Effects of brief exposure to loud music on otoacoustic emissions and auditory brainstem responses

Dimitrios Kikidis, Aikaterini Vardonikolaki, Pavlos Pantos, Dimitris Dimitriadis, Zoe Zachou, Athanasios Lathouras, Athanasios Bibas


Background: Research on noise induced hearing loss pathophysiology has recently focused on synapses rather than outer hair cells, following relevant evidence from animal studies. Findings from human studies, mainly targeting on effect of chronic exposure are controversial. Aim of this study is to investigate the immediate effect of noise exposure to synaptic function with use of ABR and DPOAEs.

Methods: Ten participants with normal hearing levels underwent DP-gram between 1 and 6 KHz and ABR at 90dB and click rates 33/sec and 44/sec before and after exposure to standardized music. Four of them were professional musicians and six were controls. Material for reliable and constant exposure to music was created, consisting of 56 wav files with music with a total duration of 2.5 hours. Files were presented in stable dB SPL levels and absolute control of dB SPL levels to ear phones was ensured. Subjects were asked to listen to music of their preference in maximum for 30 minutes. Patients exceeding 83 dB SPL maximum comfortable levels were eligible for the study.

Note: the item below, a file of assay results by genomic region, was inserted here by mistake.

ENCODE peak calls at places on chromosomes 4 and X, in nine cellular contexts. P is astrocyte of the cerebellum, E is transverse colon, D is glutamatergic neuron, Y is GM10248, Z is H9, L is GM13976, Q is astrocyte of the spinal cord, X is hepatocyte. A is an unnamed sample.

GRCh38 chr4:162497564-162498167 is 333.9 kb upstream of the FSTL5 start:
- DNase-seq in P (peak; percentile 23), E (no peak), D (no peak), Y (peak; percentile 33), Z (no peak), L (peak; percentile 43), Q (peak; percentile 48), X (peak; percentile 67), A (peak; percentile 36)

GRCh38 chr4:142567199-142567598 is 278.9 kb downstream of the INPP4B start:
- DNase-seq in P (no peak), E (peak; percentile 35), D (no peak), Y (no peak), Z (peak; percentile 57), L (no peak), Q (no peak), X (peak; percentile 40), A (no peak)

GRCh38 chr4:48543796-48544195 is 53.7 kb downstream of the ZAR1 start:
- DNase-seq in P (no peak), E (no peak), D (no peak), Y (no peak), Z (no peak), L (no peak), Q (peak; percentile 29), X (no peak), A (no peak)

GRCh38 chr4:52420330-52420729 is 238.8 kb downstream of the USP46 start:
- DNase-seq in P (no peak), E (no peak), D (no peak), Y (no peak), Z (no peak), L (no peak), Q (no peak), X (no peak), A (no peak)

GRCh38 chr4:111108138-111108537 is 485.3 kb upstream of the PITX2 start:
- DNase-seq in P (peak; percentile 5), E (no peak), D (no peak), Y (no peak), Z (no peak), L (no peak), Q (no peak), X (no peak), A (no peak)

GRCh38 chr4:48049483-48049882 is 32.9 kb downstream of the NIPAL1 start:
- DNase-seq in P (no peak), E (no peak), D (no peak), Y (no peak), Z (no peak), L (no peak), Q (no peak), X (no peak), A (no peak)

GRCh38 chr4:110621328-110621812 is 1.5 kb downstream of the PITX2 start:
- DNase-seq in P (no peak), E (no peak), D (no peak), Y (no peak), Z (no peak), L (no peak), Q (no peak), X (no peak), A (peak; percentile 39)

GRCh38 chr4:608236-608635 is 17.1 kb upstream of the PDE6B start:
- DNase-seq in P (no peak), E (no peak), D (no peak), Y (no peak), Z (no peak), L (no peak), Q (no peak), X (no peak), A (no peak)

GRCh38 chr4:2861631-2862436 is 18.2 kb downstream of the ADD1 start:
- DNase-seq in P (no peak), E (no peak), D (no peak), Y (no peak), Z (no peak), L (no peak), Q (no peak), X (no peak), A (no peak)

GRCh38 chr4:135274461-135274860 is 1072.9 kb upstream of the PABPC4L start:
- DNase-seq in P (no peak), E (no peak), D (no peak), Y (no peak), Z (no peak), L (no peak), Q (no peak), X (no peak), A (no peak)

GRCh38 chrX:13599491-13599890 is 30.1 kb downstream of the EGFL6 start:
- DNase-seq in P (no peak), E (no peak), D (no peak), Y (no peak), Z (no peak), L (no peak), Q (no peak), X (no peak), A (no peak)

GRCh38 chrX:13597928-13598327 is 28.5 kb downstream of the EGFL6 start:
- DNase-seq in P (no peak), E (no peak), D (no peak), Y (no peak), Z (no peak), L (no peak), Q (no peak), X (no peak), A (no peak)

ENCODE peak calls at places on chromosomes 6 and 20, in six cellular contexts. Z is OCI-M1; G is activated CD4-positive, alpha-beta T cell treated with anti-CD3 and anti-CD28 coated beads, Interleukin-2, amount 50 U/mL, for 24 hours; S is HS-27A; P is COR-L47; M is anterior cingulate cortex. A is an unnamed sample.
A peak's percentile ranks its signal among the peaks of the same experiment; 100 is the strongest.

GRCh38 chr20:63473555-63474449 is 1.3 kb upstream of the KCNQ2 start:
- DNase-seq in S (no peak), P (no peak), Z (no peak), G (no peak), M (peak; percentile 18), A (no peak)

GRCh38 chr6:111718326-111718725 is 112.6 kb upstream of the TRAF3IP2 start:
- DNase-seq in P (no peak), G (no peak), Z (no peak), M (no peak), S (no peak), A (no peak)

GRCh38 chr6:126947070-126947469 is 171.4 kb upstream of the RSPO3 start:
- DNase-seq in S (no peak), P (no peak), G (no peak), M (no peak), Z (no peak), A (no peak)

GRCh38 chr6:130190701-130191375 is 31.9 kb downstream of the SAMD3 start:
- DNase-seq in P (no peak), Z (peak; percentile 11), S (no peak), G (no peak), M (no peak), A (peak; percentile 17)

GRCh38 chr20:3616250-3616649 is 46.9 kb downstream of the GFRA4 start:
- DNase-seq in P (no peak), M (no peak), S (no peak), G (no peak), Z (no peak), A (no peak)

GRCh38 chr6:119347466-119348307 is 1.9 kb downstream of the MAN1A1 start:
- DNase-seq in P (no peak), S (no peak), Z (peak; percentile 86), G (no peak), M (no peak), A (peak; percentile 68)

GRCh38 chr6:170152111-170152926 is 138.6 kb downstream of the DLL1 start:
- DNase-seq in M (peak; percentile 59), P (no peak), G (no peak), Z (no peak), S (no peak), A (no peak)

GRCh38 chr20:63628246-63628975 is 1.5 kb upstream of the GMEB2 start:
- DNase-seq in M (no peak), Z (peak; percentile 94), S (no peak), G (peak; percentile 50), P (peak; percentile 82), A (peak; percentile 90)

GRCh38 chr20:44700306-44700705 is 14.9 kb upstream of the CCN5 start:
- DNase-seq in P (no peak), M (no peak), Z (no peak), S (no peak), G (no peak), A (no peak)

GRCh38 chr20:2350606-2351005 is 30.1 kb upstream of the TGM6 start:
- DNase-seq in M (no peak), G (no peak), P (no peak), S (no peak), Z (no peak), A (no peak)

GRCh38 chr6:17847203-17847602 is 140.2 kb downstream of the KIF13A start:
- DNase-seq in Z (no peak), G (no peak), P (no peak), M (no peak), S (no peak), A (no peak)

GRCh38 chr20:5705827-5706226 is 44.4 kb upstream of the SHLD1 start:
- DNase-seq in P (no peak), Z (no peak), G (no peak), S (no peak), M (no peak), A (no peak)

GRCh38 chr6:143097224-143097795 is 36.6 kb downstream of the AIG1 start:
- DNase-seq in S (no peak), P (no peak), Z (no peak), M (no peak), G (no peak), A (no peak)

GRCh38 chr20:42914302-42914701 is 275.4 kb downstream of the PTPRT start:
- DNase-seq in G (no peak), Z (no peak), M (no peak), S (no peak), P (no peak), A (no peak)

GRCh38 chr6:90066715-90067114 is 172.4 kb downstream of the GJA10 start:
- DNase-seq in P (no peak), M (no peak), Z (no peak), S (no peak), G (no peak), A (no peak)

Results: Statistically significant differences were observed before and after exposure to music for all SNRs from 1.5 to 6 KHz. Changes were similar between musicians and non-musicians. No differences were observed in ABR latencies and amplitudes in any of the waveforms before and after noise exposure.

Conclusions: A reliable technique has been developed for standardized exposure to loud sounds in humans, which can be used in future studies. Exposure to music induced decrease in DPOAE SNRs.



Hidden hearing loss, Synaptotpathy, ABR, Music

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